Patch centrality affects metapopulation dynamics in small freshwater ponds

Abstract

Despite advances in metapopulation theory, recent studies have emphasized the difficulty in understanding and accurately predicting dynamics in nature. We address this knowledge gap by coupling 4 years of population data for the freshwater zooplankter Daphnia pulex, inhabiting 38 newly established ponds in Upstate New York, with (i) a spatially explicit stochastic model and (ii) a deterministic model where we have averaged the spatial dependencies. By modifying the identity of ponds stocked/removed in our model, we examine the effects of network structure on metapopulation dynamics and local occupancy patterns. From these modeling exercises, we show that the centrality of ponds (stocked or removed) has contrasting effects on metapopulation persistence when selecting ponds to initially stock versus preserve. The pond network was not robust to the removal of centrally located ponds as the simulated removal of these ponds resulted in rapid collapse of the metapopulation. However, when initially founding a metapopulation, the location of patches did not influence occupancy dynamics. Because stochastic simulations can be computationally expensive, we also introduce a quantity for use in a simple differential equation model that encompasses all spatial information in a single variable. Using this quantity, we show how the output of our simple differential equation model matched the quasi-steady state of the stochastic simulations in networks characterized by high connectivity. The method we use is general enough to be applied in other systems and can provide insights for habitat conservation and restoration efforts including how network structure can drive spatiotemporal metapopulation dynamics.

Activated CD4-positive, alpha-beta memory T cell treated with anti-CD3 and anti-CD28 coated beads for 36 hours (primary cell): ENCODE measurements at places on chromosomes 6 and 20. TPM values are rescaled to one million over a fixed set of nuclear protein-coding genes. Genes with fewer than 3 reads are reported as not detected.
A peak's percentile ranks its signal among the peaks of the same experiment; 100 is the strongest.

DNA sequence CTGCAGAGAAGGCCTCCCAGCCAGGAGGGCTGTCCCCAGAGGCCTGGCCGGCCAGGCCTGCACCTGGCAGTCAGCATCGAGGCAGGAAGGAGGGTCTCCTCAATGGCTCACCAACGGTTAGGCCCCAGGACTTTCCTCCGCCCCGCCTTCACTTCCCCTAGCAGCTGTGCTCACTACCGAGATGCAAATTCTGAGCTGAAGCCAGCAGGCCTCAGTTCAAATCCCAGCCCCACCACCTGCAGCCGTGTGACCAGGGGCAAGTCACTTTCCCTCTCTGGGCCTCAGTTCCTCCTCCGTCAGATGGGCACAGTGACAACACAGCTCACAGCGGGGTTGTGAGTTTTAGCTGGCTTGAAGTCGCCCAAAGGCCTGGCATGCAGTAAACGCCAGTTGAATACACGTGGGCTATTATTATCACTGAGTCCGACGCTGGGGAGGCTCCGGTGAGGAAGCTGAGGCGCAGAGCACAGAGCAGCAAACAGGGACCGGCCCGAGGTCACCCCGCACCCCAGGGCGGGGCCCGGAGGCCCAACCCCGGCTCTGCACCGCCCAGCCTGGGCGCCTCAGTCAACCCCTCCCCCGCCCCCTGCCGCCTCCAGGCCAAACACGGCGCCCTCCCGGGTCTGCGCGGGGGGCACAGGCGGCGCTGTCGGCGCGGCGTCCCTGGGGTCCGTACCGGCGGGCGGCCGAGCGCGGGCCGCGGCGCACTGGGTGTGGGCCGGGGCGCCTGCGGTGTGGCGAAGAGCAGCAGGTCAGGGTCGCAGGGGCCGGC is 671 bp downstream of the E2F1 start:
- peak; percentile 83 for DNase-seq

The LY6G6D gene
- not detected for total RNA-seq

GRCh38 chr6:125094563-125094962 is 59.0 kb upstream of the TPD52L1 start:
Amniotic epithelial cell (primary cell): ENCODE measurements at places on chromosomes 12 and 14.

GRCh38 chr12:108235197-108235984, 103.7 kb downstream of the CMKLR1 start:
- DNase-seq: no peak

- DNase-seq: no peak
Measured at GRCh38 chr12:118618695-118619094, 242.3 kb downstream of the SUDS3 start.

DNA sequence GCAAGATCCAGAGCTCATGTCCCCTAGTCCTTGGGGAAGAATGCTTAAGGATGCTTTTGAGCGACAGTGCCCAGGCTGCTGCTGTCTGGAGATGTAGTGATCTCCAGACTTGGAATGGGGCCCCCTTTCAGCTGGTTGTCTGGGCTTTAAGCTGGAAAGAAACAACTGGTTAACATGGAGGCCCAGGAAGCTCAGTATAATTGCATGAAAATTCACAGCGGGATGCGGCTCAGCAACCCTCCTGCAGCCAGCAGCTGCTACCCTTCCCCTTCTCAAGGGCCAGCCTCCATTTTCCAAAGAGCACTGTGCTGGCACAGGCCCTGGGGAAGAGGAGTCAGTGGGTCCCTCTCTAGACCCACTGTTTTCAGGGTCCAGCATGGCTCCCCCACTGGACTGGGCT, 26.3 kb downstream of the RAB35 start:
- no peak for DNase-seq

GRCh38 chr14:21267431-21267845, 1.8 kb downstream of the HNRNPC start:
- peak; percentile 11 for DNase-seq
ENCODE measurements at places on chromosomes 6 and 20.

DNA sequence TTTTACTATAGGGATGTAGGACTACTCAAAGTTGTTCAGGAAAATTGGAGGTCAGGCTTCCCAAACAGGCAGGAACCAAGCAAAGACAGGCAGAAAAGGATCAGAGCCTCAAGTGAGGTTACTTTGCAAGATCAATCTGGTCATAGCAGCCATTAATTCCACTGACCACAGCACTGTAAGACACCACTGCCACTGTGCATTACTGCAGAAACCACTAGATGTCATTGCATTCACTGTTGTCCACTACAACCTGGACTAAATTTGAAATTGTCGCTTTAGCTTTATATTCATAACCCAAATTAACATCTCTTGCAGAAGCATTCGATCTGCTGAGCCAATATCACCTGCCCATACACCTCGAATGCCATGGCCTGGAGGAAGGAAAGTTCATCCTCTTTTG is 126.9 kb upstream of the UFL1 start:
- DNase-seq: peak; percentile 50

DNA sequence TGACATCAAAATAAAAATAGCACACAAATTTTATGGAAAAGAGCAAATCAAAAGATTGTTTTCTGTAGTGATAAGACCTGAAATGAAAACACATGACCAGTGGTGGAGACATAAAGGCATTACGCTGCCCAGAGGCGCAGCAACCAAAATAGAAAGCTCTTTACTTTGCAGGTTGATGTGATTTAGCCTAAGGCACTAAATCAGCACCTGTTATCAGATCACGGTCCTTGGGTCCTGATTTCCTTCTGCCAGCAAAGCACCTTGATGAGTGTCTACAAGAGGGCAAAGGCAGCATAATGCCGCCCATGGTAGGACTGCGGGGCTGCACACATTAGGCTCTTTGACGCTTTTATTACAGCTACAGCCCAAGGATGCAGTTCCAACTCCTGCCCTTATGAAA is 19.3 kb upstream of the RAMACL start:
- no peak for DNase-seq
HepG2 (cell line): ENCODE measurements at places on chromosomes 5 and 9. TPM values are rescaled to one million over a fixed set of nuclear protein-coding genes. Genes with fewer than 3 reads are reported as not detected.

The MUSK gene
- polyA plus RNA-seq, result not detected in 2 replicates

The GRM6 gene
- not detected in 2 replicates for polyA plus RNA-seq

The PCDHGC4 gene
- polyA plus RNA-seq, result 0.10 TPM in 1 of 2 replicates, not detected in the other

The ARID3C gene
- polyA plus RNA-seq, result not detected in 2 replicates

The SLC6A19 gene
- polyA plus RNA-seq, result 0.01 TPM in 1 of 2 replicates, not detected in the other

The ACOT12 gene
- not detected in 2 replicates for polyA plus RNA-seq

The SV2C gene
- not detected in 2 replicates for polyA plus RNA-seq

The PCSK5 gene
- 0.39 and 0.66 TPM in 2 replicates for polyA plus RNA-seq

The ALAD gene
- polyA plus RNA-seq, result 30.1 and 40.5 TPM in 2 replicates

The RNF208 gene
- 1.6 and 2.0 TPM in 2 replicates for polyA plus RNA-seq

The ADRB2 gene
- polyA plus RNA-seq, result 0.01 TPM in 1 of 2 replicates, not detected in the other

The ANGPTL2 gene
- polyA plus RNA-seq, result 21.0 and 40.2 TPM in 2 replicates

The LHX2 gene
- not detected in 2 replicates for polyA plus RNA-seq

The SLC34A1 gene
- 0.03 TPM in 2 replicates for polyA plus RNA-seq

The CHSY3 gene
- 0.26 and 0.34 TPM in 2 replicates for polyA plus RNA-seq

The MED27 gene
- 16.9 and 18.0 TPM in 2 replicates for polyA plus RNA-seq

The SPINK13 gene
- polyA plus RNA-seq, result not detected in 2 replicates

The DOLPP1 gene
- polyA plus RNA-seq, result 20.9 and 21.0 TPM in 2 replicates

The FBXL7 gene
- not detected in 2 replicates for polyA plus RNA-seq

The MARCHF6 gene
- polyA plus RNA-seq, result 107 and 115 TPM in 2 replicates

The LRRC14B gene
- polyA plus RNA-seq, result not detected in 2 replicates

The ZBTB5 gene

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Acknowledgments

This manuscript is dedicated to the memory of Kevin G. Chapman (1989–2020)—a wonderful friend, colleague, and field ecologist. We thank Jessica R. Holmes, James P. O’Dwyer, Brian F. Allan, Ephantus J. Muturi, and Andrew V. Suarez who kindly provided comments on this manuscript.

Funding

This research was supported by the United States National Science Foundation [DEB-0947314, DEB-0947245, DEB-1120804, DUE-1129198, and DEB-1354407] and the University of Illinois Research Board [RB17060] and by grants from the University of Illinois at Urbana-Champaign School of Integrative Biology and Department of Evolution, Ecology and Behavior.

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Correspondence to Christopher J. Holmes.

Appendix

Appendix

Fig. 8
figure8

The effect of regional colonization is shown for the stochastic simulations (black line) ± standard deviation and the ODE (blue line). Percent occupancy increases with regional colonization for our network of N = 38 ponds

Fig. 9
figure9

Examples of colonization kernels used in simulations to explore the effect of colonization probabilities on the simulation outcomes

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Holmes, C.J., Rapti, Z., Pantel, J.H. et al. Patch centrality affects metapopulation dynamics in small freshwater ponds. Theor Ecol 13, 435–448 (2020). https://doi.org/10.1007/s12080-020-00463-w

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Keywords

  • Levins model
  • Spatially explicit population model
  • Habitat patch conservation
  • Patch dynamics
  • Population ecology
  • Colonization–extinction dynamics